My friend, Marcia, and I have decided that the plastic surgeon needs a show and tell box in his office. It turns out that when I didn’t know what to expect, my mind came up with something so much worse. The drains were not nearly as bad as I’d thought. They were really easy to empty and I only had to do it twice a day. I could shower starting the day after I came home, and it wasn’t a problem cleaning around the sites. It was harder to dress around them, they were pretty bulky hanging around my abdomen. It was hard getting a straight answer about how long I’d have them. I had three, and got one taken out each week after surgery. Which means it was three long weeks with at least one drain. But I survived and went out a lot, without looking like a total freak. I think. The incisions didn’t look so bad, either. I didn’t have any bruising, and there was only a little discoloration where the dermabond (much like superglue) closed the incisions; there were no stitches. And as soon as the dermabond started flaking off, there was nothing left but nice, pink scars. The compression bra was probably as bad as I’d thought. Big, ugly, and lace trimmed. Velcro all down the central front closure and on the front where the straps which come up over the shoulders attach, which leads to some pretty ugly flaps that are bulky under clothes. Wearing a scarf around my neck worked to conceal the ugly parts of the bra that no shirt could cover in the early days. Later, I took to wearing a sports bra over the compression bra to keep the strap tabs in place so that I could at least wear a somewhat normal shirt. I did get a compression bra at Nordstrom, the one suggested by my doctor. But it turns out it wasn’t really as great a bra as I’d hoped, it didn’t provide enough compression in some places, and so it didn’t get a lot of wear. Thankfully, though, I’m almost to the magic six week mark when I can ditch the compression gear all together. Since that’s also when I can head out for a run and start building up arm strength, that magic mark can’t come soon enough!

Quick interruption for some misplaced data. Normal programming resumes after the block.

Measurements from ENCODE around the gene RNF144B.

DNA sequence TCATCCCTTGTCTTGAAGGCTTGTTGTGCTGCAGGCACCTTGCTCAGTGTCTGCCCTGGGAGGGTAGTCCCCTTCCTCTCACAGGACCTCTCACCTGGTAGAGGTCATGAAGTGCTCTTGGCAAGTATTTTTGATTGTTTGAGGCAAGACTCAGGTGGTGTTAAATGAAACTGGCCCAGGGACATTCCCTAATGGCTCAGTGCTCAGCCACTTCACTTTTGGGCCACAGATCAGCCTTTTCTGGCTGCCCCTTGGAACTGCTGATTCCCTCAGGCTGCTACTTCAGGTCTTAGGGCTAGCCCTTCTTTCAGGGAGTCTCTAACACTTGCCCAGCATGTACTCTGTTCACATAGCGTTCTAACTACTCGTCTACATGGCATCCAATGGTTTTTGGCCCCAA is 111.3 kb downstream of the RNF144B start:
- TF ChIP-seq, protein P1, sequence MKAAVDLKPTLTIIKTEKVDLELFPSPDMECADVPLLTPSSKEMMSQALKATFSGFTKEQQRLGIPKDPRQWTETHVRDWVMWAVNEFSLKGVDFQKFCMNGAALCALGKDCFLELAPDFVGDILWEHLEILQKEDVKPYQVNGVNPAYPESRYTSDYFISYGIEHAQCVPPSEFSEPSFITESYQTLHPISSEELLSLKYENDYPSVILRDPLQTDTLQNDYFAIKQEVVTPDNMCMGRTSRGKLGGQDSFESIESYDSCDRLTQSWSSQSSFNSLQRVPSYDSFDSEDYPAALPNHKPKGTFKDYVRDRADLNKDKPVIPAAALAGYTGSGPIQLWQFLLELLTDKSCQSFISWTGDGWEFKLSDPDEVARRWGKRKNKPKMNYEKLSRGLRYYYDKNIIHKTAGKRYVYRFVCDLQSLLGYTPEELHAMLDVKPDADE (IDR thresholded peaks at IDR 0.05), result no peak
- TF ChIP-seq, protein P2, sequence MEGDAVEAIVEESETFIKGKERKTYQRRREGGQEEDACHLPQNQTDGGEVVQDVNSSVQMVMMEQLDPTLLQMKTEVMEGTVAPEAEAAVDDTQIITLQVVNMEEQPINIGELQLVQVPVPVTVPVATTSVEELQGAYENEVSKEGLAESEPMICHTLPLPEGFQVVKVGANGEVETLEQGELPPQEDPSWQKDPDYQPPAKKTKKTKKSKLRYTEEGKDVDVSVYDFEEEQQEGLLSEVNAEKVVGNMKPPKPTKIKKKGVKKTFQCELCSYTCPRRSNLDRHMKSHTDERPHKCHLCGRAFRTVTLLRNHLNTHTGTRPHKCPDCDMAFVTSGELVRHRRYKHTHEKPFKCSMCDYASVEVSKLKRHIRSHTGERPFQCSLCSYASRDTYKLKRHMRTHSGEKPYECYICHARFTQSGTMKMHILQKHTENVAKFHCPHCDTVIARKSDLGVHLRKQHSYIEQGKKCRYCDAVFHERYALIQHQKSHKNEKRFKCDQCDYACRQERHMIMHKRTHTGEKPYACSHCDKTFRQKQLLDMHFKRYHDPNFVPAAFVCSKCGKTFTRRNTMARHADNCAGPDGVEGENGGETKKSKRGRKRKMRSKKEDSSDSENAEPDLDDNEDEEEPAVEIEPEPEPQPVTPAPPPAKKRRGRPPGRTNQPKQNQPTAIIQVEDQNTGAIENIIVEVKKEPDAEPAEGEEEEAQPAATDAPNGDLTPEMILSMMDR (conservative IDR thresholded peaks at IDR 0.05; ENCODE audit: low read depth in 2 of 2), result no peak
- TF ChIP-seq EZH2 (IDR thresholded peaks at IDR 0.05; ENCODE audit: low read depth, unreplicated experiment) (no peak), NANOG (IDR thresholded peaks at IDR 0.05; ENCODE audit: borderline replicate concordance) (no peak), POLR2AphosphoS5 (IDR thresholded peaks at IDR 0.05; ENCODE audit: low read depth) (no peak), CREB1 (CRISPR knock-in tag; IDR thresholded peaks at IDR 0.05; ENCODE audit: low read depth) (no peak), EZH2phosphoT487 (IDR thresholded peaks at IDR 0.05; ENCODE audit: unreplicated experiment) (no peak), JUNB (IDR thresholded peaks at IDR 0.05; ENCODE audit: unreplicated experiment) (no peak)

The Show and Tell Box
Published by Jamie
A breast cancer researcher turned stay at home mom turned breast cancer patient, I'm navigating my way through cancer treatments and my quest for normalcy in its aftermath. Sometimes normal is hard, and sometimes it's as simple as going for a run, throwing on some lipstick, and heading out to chemo. Follow along at runlipstickchemo.com View all posts by Jamie